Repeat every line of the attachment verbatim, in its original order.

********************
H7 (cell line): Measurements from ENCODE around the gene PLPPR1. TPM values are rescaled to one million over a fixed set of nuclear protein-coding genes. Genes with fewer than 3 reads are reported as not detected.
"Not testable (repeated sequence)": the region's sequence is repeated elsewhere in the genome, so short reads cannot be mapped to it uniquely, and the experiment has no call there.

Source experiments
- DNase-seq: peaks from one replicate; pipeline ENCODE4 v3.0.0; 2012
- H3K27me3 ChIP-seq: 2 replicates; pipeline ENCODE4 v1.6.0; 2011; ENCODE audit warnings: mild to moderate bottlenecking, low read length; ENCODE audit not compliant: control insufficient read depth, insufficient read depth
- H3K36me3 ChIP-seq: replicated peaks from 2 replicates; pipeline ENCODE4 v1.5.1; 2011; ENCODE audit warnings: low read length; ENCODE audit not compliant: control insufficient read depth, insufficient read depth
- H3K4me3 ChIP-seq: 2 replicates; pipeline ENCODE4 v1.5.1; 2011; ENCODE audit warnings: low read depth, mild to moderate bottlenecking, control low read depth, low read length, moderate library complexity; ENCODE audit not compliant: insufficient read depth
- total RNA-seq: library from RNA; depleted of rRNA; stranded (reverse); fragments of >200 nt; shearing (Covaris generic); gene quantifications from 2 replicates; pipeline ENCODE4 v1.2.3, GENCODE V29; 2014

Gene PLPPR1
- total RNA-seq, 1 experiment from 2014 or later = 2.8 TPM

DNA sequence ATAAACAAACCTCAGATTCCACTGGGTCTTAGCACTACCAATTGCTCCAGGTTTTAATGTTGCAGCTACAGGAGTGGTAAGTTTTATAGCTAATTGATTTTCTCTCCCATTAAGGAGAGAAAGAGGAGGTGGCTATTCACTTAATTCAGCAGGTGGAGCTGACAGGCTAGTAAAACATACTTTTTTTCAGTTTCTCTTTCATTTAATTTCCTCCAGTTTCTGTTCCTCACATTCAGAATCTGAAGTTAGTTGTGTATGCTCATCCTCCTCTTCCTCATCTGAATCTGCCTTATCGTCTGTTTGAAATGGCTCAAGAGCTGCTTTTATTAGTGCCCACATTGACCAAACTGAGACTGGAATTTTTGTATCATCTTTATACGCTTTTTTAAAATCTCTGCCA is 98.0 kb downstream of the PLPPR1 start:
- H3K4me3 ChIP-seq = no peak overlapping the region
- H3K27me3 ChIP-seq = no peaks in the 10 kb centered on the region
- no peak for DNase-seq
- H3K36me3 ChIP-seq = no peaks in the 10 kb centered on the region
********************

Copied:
H7 (cell line): Measurements from ENCODE around the gene PLPPR1. TPM values are rescaled to one million over a fixed set of nuclear protein-coding genes. Genes with fewer than 3 reads are reported as not detected.
"Not testable (repeated sequence)": the region's sequence is repeated elsewhere in the genome, so short reads cannot be mapped to it uniquely, and the experiment has no call there.

Source experiments
- DNase-seq: peaks from one replicate; pipeline ENCODE4 v3.0.0; 2012
- H3K27me3 ChIP-seq: 2 replicates; pipeline ENCODE4 v1.6.0; 2011; ENCODE audit warnings: mild to moderate bottlenecking, low read length; ENCODE audit not compliant: control insufficient read depth, insufficient read depth
- H3K36me3 ChIP-seq: replicated peaks from 2 replicates; pipeline ENCODE4 v1.5.1; 2011; ENCODE audit warnings: low read length; ENCODE audit not compliant: control insufficient read depth, insufficient read depth
- H3K4me3 ChIP-seq: 2 replicates; pipeline ENCODE4 v1.5.1; 2011; ENCODE audit warnings: low read depth, mild to moderate bottlenecking, control low read depth, low read length, moderate library complexity; ENCODE audit not compliant: insufficient read depth
- total RNA-seq: library from RNA; depleted of rRNA; stranded (reverse); fragments of >200 nt; shearing (Covaris generic); gene quantifications from 2 replicates; pipeline ENCODE4 v1.2.3, GENCODE V29; 2014

Gene PLPPR1
- total RNA-seq, 1 experiment from 2014 or later = 2.8 TPM

DNA sequence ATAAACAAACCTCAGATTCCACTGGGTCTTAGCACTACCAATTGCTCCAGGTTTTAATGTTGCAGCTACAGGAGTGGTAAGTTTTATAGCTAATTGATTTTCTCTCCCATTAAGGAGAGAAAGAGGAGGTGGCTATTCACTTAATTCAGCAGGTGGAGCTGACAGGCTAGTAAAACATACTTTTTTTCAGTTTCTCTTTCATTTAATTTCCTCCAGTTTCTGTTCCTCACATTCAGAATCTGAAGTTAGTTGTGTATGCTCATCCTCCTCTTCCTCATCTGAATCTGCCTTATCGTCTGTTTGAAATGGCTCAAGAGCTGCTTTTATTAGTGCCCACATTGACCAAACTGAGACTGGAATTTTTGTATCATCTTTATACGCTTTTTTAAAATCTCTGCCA is 98.0 kb downstream of the PLPPR1 start:
- H3K4me3 ChIP-seq = no peak overlapping the region
- H3K27me3 ChIP-seq = no peaks in the 10 kb centered on the region
- no peak for DNase-seq
- H3K36me3 ChIP-seq = no peaks in the 10 kb centered on the region